1. I agree, GI Charts are all over the place. Start your own as everybody is different than the next person. Begin with eliminating white foods - white flour, white bread, white rice, potatoes, sugar. The purpose of eliminating these white foods will help get you started in adopting a healthier way of eating as they are high in digestible carbohydrates. High DC equals high glucose levels.
You mention bran flakes. Bran flakes are high in fiber and good for you. However, boxed cereal contains large amounts of added sugar put there by the mfg to add 'flavor'. Read the ingredient label on the box and find one that contains zero sugar or other strange ingredients. Like Dr Oz says, if you can't pronounce the ingredient or don't know what it is, put it back on the shelf and move on. Here's a sugar formula to remember; Every 7 grams of sugar listed equals 1.127 Tablespoons of refined white sugar in the US.
2. What is your goal? As a diabetic it benefits you [no sugar of course] by watching your carb and starch intake as these turn into sugar after digestion. Charts are published recommendations, not guidelines. You can start by eating low GI foods. Start a log for foods you eat, the amount, and eaten with what. Test your glucose before eating and 2-3 hours after to see how the foods you consumed affected your glucose. Once you have the low GI foods handled, then maybe try some moderate/medium but never in the high range. There are many GI charts listing foods consider low GI that to my body are considered high. Like I stated earlier, what is good for you may not be for the next person. Test, test, test until you know what is best for you.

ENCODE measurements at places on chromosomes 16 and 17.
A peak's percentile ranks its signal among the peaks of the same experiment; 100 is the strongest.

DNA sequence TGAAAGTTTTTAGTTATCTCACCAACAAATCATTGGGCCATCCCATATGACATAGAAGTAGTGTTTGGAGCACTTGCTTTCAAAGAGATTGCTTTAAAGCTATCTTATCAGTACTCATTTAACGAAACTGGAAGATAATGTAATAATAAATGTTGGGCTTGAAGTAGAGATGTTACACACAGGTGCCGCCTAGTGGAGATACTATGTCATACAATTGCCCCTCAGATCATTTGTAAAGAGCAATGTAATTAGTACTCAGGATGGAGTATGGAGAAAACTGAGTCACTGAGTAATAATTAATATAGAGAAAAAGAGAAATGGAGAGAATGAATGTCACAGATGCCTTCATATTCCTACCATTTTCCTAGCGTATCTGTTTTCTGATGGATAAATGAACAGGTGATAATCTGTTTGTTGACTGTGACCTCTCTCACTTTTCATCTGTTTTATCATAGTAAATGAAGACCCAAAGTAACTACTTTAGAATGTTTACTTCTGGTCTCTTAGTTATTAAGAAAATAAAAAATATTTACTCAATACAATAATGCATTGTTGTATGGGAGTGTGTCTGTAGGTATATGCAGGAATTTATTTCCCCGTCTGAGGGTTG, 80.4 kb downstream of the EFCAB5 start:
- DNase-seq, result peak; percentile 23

"What is your goal?"
After bloodwork and diagnosis of 'glucose intolerant', I'm trying to get my numbers down from *Glucose,serum=130, C-Reactive Protein, High Sens=5.0 and Hemoglobin A1C=7.0 through diet and excersise.